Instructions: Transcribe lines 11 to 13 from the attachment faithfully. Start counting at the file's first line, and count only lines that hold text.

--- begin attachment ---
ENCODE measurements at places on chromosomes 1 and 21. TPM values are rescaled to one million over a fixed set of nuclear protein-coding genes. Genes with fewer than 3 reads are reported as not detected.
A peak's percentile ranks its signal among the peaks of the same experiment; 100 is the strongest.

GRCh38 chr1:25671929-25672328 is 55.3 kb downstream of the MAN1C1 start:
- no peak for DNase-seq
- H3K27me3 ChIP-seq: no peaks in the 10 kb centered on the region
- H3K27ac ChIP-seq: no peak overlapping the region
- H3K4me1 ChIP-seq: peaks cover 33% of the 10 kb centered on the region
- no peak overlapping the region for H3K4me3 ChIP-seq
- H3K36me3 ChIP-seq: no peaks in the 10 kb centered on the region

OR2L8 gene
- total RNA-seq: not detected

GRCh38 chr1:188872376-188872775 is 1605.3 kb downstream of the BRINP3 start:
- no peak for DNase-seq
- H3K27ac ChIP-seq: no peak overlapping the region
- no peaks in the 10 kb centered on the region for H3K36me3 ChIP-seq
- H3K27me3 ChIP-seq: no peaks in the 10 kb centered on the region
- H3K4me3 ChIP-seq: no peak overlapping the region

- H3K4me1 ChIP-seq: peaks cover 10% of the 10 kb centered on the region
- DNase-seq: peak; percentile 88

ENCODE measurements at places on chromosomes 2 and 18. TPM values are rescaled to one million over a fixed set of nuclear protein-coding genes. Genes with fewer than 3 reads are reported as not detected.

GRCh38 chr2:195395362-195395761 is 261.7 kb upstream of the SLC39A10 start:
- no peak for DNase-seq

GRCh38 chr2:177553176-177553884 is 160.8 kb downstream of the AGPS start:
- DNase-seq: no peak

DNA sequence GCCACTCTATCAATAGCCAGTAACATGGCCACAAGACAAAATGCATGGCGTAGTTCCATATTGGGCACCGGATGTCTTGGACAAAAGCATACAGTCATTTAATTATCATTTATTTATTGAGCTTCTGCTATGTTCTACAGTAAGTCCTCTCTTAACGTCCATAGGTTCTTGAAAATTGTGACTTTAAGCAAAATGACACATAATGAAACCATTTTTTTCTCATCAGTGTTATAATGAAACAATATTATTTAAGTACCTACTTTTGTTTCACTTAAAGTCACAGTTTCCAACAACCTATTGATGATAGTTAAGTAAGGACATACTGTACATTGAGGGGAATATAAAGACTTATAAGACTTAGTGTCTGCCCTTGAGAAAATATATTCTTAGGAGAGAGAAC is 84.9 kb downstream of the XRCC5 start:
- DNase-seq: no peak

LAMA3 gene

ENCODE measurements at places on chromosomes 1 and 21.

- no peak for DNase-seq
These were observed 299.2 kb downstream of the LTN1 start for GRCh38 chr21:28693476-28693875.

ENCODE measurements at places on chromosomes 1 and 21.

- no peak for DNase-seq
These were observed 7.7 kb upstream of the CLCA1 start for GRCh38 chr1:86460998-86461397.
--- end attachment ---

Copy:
- total RNA-seq: not detected

GRCh38 chr1:188872376-188872775 is 1605.3 kb downstream of the BRINP3 start:
- no peak for DNase-seq